City Council member John Ray set the tone for a lively D.C. mayoral forum yesterday--the first such session to be broadcast to a citywide audience--saying Marion Barry does not deserve a second term while his leading challenger, Patricia Roberts Harris, doesn't deserve a first.

The forum--broadcast on WHUR-FM, Howard University's radio station, and sponsored by WHUR and The Rep Inc., a drama group--featured spirited exchanges among the candidates, with incumbent Barry the target of most of the criticism but Harris coming in for her share as well.

"The current mayor flip-flops all over on important issues," Ray said in his opening statement. "He took no stand on the no-fault insurance bill and he did nothing at all with crime until it was an election year.

"Mrs. Harris never paid any attention to our city," Ray then added, "not enough to even vote for a mayor in the election in 1978. She is a black woman on the board of IBM but she voted to continue IBM's business in South Africa."

When a telephone caller asked Ray to explain further what he had said about Harris, Ray repeated what he had said, prompting Harris, in stern tones, to respond that Ray was distorting the reasons for her vote to have IBM continue doing business in South Africa and that he was not telling the truth when he claimed she had not voted in the 1978 elections.

"IBM and South Africa are in opposing positions every day that IBM is there," Harris said, "because IBM does not segregate its employes. It would have been a loss to those people working there for IBM and a loss of an example of racial integration to South Africa for IBM to leave there."

Harris then said that she voted in both the Democratic primary in 1978 and in the general election, adding that she hoped the city doesn't have "someone asking to be mayor who distorts the facts."

While Ray tried to continue his argument with Harris, Barry was busy handling an assortment of critical statements by the seven candidates appearing with him as well as critical questions from telephone callers and the audience.

An independent candidate, John J. Wambule, complaining that "people out here are hungry," asked Barry why the city government is not working.

City Council member Charlene Drew Jarvis (D-Ward 4) picked up the allegation, contending that Barry had not made serving people who live in the city a priority of his government.

"It's an established priority of Barry's administration to win the election," Jarvis said. "It's an established priority to raise money. I've talked to agency heads and they've told me what they have to do. But it's no priority to serve people."

The pressure on Barry continued when a telephone caller asked him how he viewed his endorsement by Del. Walter Fauntroy after he had denounced Fauntroy's endorsement of former City Council chairman Sterling Tucker in 1978 as "bossism."

"I like that question," Barry said. "It demonstrates good political sense. But it's the way of the political system to go after endorsements and I am going after every endorsement.. . . I'm proud of any endorsement I get."

Barry's handling of city finances also was strongly criticized. After Barry had said that he came into office to find the city's finances in "chaos" and he had straightened them out, Morris Harper, a physician running in the Sept. 14 Democratic primary, caustically said: "If you believe what the incumbent tells you about the budget you'll believe anything."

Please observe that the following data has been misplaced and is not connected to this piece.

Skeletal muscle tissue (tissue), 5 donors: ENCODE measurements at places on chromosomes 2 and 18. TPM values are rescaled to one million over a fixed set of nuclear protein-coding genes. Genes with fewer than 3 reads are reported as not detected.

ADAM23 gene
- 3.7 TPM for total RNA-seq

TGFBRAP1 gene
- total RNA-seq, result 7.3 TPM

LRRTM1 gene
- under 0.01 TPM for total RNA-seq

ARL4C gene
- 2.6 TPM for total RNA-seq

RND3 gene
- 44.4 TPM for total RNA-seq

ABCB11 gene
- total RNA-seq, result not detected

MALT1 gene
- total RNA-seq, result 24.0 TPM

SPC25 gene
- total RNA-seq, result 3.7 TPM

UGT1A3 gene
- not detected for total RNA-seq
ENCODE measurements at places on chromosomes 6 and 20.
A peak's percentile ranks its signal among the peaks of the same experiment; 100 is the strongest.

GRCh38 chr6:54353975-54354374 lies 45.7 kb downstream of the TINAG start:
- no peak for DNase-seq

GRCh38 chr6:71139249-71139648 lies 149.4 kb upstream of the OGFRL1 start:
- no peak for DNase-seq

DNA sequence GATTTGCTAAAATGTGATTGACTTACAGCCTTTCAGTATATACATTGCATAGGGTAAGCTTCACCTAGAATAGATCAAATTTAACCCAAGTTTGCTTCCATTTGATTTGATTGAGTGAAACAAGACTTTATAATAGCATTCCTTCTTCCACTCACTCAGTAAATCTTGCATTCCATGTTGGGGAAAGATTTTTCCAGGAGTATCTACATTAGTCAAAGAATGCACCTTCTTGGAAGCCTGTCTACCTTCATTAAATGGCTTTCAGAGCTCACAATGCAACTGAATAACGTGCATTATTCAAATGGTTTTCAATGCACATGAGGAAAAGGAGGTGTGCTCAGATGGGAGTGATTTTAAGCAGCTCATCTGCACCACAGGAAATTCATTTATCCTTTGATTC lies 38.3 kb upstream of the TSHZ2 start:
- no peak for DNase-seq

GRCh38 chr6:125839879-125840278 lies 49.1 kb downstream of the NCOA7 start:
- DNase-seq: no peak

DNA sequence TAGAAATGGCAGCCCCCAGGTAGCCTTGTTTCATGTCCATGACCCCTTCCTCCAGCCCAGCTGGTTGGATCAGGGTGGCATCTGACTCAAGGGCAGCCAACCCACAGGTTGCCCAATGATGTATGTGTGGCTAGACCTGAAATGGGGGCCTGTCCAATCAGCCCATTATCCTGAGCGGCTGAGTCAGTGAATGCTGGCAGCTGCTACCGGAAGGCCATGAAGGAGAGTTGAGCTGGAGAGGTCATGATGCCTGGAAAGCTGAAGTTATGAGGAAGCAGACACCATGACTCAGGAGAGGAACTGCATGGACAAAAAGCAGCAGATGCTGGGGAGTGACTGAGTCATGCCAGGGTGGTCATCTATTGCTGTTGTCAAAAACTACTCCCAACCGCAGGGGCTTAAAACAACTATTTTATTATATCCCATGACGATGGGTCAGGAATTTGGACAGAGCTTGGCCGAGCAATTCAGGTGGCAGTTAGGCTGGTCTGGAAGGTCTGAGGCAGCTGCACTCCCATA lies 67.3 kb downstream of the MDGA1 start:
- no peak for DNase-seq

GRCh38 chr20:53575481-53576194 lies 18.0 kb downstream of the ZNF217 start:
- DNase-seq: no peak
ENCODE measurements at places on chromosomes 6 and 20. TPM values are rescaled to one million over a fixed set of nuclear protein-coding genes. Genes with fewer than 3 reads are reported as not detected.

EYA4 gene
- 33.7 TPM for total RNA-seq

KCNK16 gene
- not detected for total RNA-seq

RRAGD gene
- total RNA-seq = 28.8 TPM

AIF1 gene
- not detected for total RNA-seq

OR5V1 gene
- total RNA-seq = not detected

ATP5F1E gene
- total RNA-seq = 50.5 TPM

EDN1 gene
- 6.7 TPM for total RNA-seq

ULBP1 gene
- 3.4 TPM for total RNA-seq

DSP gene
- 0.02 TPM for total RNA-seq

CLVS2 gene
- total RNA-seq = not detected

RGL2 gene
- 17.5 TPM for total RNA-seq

Also at the forum were independent candidate Dennis Sobin and Republican candidates James E. Champagne and E. Brook Lee.

Later yesterday, in the first televised confrontation among mayoral contenders, the four leading Democratic candidates appeared in an hour-long miniforum on WDCA-TV (Channel 20) sponsored by the station and the D.C. Ad Hoc Women's Committee. Although Barry, Harris, Ray and Jarvis were all questioned by panelists in the first 30 minutes of the program, only one question was asked of Ray and Jarvis by viewers who phoned the station during the last half-hour. That question for the council members--neither of whom has received more than 5 percent support in recent polls--was why they bothered to remain in the race.

"I'm in the race because I'm the best candidate," replied Ray, who added later that "if you want four more years of what's going on, then you should vote for the incumbent."

Jarvis defended her candidacy by saying she was more familiar with the city and its problems than any of her opponents. "I'm in the race because we have problems that can't wait another four years," she said.

Most of the questions from viewers were directed to Harris, and they were generally critical of the former U.S. ambassador and Carter cabinet secretary for allegedly not having been more involved with local politics before running for mayor.

In response to one such question, Harris listed about a dozen local positions she has held, that of presidential elector for the District in 1964 and leadership of local Urban League committees. She also noted her activities in the D.C. Bar and her local civic association.

"I regret that you were not aware of all I have done but I have been involved," Harris told one viewer.

Questions for Barry included one from a young man who said he had not yet received a salary check for his city-sponsored summer job, which was due last week. Problems with checks have plagued the summer jobs program during Barry's administration.

"Last week we paid 20,000 young people on July 6. On time," Barry said in response. "You must have been one of the five or six people who had a problem."